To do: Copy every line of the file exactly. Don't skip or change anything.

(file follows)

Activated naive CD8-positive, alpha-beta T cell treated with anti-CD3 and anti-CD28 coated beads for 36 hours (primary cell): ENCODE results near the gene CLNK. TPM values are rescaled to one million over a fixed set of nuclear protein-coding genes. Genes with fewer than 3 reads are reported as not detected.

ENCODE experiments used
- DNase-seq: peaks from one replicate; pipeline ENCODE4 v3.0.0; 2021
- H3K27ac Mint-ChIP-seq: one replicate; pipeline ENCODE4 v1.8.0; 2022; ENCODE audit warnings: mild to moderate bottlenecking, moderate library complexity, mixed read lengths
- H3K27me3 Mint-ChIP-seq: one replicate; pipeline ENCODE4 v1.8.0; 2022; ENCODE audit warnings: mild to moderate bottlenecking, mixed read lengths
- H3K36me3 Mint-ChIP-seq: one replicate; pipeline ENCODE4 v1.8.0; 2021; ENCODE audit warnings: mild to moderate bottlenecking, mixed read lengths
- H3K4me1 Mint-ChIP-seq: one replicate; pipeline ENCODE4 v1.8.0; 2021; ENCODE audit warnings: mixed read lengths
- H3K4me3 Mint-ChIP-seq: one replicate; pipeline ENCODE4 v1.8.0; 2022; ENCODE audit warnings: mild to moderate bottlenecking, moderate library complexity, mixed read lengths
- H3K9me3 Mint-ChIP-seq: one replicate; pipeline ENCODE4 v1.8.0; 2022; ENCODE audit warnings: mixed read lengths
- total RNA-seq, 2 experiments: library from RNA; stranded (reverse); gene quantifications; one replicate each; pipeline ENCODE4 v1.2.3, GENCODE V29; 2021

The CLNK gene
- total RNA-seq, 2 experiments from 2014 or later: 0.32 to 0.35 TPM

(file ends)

Activated naive CD8-positive, alpha-beta T cell treated with anti-CD3 and anti-CD28 coated beads for 36 hours (primary cell): ENCODE results near the gene CLNK. TPM values are rescaled to one million over a fixed set of nuclear protein-coding genes. Genes with fewer than 3 reads are reported as not detected.

ENCODE experiments used
- DNase-seq: peaks from one replicate; pipeline ENCODE4 v3.0.0; 2021
- H3K27ac Mint-ChIP-seq: one replicate; pipeline ENCODE4 v1.8.0; 2022; ENCODE audit warnings: mild to moderate bottlenecking, moderate library complexity, mixed read lengths
- H3K27me3 Mint-ChIP-seq: one replicate; pipeline ENCODE4 v1.8.0; 2022; ENCODE audit warnings: mild to moderate bottlenecking, mixed read lengths
- H3K36me3 Mint-ChIP-seq: one replicate; pipeline ENCODE4 v1.8.0; 2021; ENCODE audit warnings: mild to moderate bottlenecking, mixed read lengths
- H3K4me1 Mint-ChIP-seq: one replicate; pipeline ENCODE4 v1.8.0; 2021; ENCODE audit warnings: mixed read lengths
- H3K4me3 Mint-ChIP-seq: one replicate; pipeline ENCODE4 v1.8.0; 2022; ENCODE audit warnings: mild to moderate bottlenecking, moderate library complexity, mixed read lengths
- H3K9me3 Mint-ChIP-seq: one replicate; pipeline ENCODE4 v1.8.0; 2022; ENCODE audit warnings: mixed read lengths
- total RNA-seq, 2 experiments: library from RNA; stranded (reverse); gene quantifications; one replicate each; pipeline ENCODE4 v1.2.3, GENCODE V29; 2021

The CLNK gene
- total RNA-seq, 2 experiments from 2014 or later: 0.32 to 0.35 TPM